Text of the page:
Thus, in accordance with the present invention, there is provided a serial interface for use in a programmable logic device. The serial interface includes a plurality of channels, each of the channels including at least transmit circuitry. The interface also includes central control circuitry including at least one clock source for generating at least one transmit clock for use by the transmit circuitry in each of the channels. Each such transmit clock has a respective first clock rate. Clock division circuitry in at least one of the channels provides from each such transmit clock a channel-derived clock having a second clock rate at most equal to the first clock rate. A programmable logic device incorporating such an interface is also provided.
The above and other advantages of the invention will be apparent upon consideration of the following detailed description, taken in conjunction with the accompanying drawings, in which like reference characters refer to like parts throughout, and in which:
As described above, the present invention provides multiple transmit clocks for each individual channel of a high-speed serial interface from a smaller number of transmit clocks generated centrally in each quad of the interface. The multiple clocks are provided by dividing a centrally generated clock in a given quad. Preferably, each channel includes its own divider or dividers for generating whatever channel clocks it may need.
The use of dividers to generate the channel clocks limits the channel clocks to integer fractions (as defined above) of the centrally generated clock. Where other clocks may be needed that are not integer fractions of a single central clock, a second central clock may be provided that also can be divided to provide additional channel clocks. If device area is not a concern, still more central clocks can be provided. However, in a preferred embodiment, at most two central clocks are provided, and if any clock is needed that cannot be derived by division of those two clocks, then that clock can be provided in a separate quad, if present.
The invention will now be described with reference to
PLD 10, shown schematically in
PLD 10 also includes a plurality of other input/output (“I/O”) regions 13. I/O regions 13 preferably are programmable, allowing the selection of one of a number of possible I/O signaling schemes, which may include differential and/or non-differential signaling schemes. Alternatively, I/O regions 13 may be fixed, each allowing only a particular signaling scheme. In some embodiments, a number of different types of fixed I/O regions 13 may be provided, so that while an individual region 13 does not allow a selection of signaling schemes, nevertheless PLD 10 as a whole does allow such a selection.
For example, each I/O region 20 preferably is a high-speed serial interface as described above, similar to an interface capable of implementing the XAUI standard. Thus, as shown in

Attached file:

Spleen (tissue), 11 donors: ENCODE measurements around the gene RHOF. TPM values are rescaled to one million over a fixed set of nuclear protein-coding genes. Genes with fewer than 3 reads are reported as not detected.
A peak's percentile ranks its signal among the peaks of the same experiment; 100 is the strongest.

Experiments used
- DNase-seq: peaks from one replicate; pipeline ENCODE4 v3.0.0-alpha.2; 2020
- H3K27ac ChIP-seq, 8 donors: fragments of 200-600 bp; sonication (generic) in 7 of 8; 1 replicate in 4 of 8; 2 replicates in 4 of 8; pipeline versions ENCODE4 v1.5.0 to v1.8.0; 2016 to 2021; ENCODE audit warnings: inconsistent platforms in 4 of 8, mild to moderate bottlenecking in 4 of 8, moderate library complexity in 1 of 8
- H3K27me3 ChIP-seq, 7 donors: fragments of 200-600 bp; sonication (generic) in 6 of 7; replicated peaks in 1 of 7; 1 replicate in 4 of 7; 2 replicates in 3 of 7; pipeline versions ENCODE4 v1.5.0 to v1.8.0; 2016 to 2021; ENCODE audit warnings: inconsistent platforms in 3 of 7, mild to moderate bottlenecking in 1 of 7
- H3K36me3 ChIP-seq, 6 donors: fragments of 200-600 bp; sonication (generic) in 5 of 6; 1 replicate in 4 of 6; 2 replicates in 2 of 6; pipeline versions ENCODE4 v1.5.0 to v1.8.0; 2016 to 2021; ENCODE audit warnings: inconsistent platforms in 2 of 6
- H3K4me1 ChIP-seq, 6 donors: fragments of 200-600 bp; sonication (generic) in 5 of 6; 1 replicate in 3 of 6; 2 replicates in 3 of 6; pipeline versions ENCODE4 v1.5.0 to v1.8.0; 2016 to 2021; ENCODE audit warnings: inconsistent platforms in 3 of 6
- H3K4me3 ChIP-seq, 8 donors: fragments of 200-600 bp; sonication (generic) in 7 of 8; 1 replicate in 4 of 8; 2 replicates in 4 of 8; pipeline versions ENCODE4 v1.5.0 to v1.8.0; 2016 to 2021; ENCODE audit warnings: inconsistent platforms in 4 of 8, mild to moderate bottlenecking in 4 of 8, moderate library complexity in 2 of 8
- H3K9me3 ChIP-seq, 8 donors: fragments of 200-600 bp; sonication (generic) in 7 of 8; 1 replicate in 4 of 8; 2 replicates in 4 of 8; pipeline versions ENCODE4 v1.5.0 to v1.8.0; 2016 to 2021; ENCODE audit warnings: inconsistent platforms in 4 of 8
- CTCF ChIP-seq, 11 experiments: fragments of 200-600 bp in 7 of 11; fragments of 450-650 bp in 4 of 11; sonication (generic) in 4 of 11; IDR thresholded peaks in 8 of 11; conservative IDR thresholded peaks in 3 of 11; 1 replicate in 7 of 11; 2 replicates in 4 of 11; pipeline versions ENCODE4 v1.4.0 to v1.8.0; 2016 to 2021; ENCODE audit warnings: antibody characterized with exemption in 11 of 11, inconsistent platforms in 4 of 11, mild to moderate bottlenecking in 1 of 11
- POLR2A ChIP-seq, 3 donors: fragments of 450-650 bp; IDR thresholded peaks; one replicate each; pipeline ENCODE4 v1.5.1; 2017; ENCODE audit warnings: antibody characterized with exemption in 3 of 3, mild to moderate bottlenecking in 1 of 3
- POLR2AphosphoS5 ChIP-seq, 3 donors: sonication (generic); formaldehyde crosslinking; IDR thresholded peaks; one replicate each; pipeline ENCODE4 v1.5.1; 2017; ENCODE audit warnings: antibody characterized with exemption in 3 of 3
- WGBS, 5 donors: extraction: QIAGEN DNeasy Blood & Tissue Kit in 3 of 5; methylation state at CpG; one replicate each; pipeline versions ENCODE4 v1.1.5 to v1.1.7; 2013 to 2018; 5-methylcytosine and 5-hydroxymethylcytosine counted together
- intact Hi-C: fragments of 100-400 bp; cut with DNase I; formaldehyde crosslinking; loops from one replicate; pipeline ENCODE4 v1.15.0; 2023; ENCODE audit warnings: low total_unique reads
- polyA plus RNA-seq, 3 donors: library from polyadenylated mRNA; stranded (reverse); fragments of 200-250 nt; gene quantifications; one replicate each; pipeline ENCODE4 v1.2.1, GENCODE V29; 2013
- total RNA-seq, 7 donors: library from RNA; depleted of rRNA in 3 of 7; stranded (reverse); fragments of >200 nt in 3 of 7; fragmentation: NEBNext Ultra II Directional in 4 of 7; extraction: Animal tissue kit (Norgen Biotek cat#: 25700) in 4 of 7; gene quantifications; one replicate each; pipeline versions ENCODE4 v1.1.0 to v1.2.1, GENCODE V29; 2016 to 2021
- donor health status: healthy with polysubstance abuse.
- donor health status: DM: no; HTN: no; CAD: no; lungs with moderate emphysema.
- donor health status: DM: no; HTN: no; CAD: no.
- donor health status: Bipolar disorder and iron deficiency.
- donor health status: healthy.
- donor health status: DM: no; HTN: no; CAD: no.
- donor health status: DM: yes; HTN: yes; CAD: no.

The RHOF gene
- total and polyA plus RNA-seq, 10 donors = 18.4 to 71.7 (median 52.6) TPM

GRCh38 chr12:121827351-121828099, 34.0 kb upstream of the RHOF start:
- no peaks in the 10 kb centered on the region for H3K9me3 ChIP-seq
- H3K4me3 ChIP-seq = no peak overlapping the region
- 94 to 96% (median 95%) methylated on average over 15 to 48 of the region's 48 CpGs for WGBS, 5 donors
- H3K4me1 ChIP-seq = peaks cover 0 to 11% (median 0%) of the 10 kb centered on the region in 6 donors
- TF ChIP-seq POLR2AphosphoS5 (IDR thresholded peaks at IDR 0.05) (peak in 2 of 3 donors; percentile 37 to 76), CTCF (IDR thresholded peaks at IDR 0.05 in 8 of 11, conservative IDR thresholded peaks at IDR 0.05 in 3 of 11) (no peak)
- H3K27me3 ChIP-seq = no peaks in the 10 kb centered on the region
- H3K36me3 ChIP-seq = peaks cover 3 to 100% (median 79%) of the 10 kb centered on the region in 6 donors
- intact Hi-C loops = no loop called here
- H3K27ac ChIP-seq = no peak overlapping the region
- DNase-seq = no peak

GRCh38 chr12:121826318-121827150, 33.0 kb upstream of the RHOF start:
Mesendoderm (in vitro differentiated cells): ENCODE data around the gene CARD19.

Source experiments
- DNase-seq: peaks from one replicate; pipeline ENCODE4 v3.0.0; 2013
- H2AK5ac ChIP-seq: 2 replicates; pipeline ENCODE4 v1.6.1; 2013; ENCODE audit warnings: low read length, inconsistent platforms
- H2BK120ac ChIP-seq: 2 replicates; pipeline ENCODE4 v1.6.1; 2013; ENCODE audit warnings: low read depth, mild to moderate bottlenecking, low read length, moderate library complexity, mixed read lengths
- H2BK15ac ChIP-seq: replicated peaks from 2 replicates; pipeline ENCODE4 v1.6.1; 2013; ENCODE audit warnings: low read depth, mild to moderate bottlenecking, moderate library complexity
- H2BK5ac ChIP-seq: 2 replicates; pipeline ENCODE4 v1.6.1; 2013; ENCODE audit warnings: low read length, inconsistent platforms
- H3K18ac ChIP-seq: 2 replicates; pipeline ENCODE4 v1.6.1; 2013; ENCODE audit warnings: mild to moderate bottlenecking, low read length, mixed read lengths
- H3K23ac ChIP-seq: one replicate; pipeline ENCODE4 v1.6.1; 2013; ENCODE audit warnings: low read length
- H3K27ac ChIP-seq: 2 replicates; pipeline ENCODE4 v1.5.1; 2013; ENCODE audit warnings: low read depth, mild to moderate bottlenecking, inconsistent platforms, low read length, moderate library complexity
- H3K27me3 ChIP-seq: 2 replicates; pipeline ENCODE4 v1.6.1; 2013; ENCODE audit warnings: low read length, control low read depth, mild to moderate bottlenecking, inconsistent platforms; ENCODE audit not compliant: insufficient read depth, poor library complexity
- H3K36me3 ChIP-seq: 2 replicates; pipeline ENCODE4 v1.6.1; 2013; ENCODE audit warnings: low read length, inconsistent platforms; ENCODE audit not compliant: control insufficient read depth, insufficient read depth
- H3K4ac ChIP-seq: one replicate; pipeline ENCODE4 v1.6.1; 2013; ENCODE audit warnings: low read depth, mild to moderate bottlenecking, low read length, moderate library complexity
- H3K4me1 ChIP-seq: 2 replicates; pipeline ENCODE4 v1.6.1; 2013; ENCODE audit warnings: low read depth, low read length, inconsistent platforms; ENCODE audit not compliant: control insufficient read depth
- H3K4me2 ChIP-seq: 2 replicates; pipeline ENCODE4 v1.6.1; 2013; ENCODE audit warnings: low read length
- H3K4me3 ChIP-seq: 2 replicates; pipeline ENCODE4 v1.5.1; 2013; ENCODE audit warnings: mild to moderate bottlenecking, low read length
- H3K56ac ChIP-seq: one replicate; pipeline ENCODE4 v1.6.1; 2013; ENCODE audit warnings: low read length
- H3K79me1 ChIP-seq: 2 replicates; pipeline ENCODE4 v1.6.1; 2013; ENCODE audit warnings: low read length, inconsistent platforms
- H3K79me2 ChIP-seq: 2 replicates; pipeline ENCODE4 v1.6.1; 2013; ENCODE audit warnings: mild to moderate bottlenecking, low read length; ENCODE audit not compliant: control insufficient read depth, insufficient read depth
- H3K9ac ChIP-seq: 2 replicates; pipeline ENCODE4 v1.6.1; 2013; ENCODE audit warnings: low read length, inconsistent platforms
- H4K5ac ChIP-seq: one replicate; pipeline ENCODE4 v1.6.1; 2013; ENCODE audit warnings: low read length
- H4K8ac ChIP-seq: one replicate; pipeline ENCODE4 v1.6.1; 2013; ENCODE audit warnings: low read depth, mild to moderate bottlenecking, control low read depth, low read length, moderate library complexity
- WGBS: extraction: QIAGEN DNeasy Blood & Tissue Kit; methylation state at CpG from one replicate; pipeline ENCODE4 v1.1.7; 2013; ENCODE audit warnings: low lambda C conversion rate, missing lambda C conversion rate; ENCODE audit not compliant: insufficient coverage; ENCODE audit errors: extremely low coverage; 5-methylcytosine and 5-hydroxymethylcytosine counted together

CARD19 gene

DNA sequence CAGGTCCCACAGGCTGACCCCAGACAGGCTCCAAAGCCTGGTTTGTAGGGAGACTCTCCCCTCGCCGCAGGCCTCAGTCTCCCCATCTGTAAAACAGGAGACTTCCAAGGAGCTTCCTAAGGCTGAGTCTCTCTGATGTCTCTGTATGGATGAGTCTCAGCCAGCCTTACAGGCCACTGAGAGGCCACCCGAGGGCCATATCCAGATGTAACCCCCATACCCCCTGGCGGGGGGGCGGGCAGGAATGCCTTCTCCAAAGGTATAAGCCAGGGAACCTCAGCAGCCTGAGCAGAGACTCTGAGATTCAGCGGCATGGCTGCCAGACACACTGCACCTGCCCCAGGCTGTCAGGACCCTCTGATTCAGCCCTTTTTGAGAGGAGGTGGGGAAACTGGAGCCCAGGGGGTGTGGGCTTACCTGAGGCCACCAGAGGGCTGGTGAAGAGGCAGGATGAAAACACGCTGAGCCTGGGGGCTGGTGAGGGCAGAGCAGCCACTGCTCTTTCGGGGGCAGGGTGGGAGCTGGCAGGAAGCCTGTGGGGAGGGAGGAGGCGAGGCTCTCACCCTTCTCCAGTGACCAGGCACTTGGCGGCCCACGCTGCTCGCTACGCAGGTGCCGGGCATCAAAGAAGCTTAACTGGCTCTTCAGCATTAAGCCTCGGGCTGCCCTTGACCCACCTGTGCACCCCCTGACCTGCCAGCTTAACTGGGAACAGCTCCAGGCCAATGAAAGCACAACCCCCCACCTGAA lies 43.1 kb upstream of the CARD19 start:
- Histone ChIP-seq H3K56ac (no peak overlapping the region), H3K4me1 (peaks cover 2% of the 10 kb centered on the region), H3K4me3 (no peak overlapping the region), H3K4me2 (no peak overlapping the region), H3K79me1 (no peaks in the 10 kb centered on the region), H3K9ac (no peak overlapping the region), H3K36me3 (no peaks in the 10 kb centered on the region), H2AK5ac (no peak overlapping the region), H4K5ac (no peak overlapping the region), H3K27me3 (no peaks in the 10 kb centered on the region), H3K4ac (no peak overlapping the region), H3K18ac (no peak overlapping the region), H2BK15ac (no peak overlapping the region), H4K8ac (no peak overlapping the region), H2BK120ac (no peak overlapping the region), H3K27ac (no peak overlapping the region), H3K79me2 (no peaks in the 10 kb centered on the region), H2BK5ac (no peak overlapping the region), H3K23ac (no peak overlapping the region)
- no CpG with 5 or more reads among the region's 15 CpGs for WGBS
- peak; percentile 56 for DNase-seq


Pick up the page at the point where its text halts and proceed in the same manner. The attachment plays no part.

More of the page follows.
As shown in
Within each interface 20, all transmitters 25 preferably are substantially identical, and all receivers 26 preferably are substantially identical, and preferably are substantially similar to known high-speed serial interface transmitters and receivers such as those used with the XAUI standard. Preferably the only differences among transmitters 25 are that each may have a different number or type of clock divider in accordance with the present invention, as discussed above and with reference to the drawings below. It further should be noted that any differences between transmitter 25 or receiver 26 and known high-speed serial transmitters and receivers preferably maintain compatibility with existing standards such as the XAUI standard, while adding capabilities as described herein.
As depicted in
As seen, physical medium attachment (“PMA”) portion 410 of transmitter 41 has two dividers 411, 412, which are used to divide serial clocks 420, 430, respectively. Again, as in
The serial clock selected by multiplexer 413 also is provided to divider 414 to generate a corresponding parallel clock, although the parallel clock also could be generated, as in
The parallel clock 415 generated by divider 414 preferably is selected by multiplexer 416 and provided to serializer 400 on lead 402. Clock 415 preferably also is fed back to physical coding sublayer (“PCS”) portion 440 of transmitter 41 which uses clock 415 to provide to serializer 400 the data to be serialized.
It should be noted that interface 20 also could be operated in a mode (e.g., when using the XAUI standard) in which all channels operate synchronously. In such a case, one of clocks 420, 430 will be used as the serial clock and the corresponding parallel clock 421 or 431 will be used. In such a case, divider 411 or 412 will be set to divide by 1 to provide the serial clock, and to enhance synchronization, centrally provided parallel clock 421 or 431 will be selected by multiplexer 416 and provided to serializer 400, rather than using divider 414 to provide the parallel clock. In this case, multiplexer 441 of PCS 440 will select the centrally generated parallel clock provided to all channels by multiplexer 46, and will ignore the parallel clock selected by multiplexer 416. Even though multiplexer 416 in this case is selecting the same centrally generated clock, there is less skew if PCS 440 of each channel receives the parallel clock directly, without the clock having to pass through respective PMA 410.
A PLD 10 incorporating interfaces 20 according to the present invention may be used in many kinds of electronic devices. One possible use is in a data processing system 120 shown in
System 120 can be used in a wide variety of applications, such as computer networking, data networking, instrumentation, video processing, digital signal processing, or any other application where the advantage of using programmable or reprogrammable logic is desirable. PLD 10 can be used to perform a variety of different logic functions. For example, PLD 10 can be configured as a processor or controller that works in cooperation with processor 121. PLD 10 may also be used as an arbiter for arbitrating access to a shared resources in system 120. In yet another example, PLD 10 can be configured as an interface between processor 121 and one of the other components in system 120. It should be noted that system 120 is only exemplary, and that the true scope and spirit of the invention should be indicated by the following claims.
Various technologies can be used to implement PLDs 10 as described above and incorporating this invention.
It will be understood that the foregoing is only illustrative of the principles of the invention, and that various modifications can be made by those skilled in the art without departing from the scope and spirit of the invention, and the present invention is limited only by the claims that follow.
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|Sep 24, 2003||AS||Assignment|
Owner name: ALTERA CORPORATION, CALIFORNIA
Free format text: ASSIGNMENT OF ASSIGNORS INTEREST;ASSIGNORS:VENKATA, RAMANAND;LEE, CHONG H.;PATEL, RAKESH;REEL/FRAME:014571/0618;SIGNING DATES FROM 20030828 TO 20030909